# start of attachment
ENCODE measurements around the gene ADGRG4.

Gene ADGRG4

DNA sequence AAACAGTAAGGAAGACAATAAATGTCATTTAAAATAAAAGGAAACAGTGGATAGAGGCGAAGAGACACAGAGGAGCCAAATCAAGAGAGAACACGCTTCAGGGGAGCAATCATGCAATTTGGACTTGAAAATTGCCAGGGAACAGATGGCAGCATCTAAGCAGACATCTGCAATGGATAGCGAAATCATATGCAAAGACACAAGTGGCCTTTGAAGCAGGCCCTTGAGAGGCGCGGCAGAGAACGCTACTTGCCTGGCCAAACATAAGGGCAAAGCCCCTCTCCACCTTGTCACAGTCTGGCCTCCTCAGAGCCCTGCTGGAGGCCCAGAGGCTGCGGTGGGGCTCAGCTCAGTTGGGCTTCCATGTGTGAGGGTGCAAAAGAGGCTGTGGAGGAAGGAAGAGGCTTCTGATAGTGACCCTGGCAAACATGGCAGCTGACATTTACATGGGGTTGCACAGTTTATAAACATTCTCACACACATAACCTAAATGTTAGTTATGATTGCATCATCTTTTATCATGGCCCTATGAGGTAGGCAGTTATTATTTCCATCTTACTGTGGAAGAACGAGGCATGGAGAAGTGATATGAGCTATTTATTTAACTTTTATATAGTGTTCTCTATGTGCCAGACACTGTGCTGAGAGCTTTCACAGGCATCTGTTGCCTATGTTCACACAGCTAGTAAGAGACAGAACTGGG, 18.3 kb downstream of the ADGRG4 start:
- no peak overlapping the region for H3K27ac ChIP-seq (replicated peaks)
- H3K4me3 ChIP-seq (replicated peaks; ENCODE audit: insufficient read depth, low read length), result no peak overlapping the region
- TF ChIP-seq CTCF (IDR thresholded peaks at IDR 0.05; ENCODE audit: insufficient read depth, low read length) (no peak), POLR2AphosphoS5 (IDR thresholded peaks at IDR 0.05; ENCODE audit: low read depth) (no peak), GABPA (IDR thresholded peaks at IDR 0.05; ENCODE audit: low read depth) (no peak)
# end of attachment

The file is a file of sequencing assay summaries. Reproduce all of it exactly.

ENCODE measurements around the gene ADGRG4.

Gene ADGRG4

DNA sequence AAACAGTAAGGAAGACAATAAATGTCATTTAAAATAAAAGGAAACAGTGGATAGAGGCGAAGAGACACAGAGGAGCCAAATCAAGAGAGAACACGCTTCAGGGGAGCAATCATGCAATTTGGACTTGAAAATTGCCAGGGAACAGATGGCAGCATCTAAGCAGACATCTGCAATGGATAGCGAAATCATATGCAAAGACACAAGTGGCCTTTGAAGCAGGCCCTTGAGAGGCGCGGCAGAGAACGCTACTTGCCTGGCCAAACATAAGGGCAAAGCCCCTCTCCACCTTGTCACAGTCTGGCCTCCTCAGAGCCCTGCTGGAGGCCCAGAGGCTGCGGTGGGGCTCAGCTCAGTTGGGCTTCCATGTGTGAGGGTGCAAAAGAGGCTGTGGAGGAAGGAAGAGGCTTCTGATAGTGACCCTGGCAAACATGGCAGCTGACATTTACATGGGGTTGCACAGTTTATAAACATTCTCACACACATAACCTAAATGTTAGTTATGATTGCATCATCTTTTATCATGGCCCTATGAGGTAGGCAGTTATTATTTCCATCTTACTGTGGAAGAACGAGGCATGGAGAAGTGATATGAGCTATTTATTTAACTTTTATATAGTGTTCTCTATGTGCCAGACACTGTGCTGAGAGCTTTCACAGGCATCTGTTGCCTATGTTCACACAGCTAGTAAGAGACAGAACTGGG, 18.3 kb downstream of the ADGRG4 start:
- no peak overlapping the region for H3K27ac ChIP-seq (replicated peaks)
- H3K4me3 ChIP-seq (replicated peaks; ENCODE audit: insufficient read depth, low read length), result no peak overlapping the region
- TF ChIP-seq CTCF (IDR thresholded peaks at IDR 0.05; ENCODE audit: insufficient read depth, low read length) (no peak), POLR2AphosphoS5 (IDR thresholded peaks at IDR 0.05; ENCODE audit: low read depth) (no peak), GABPA (IDR thresholded peaks at IDR 0.05; ENCODE audit: low read depth) (no peak)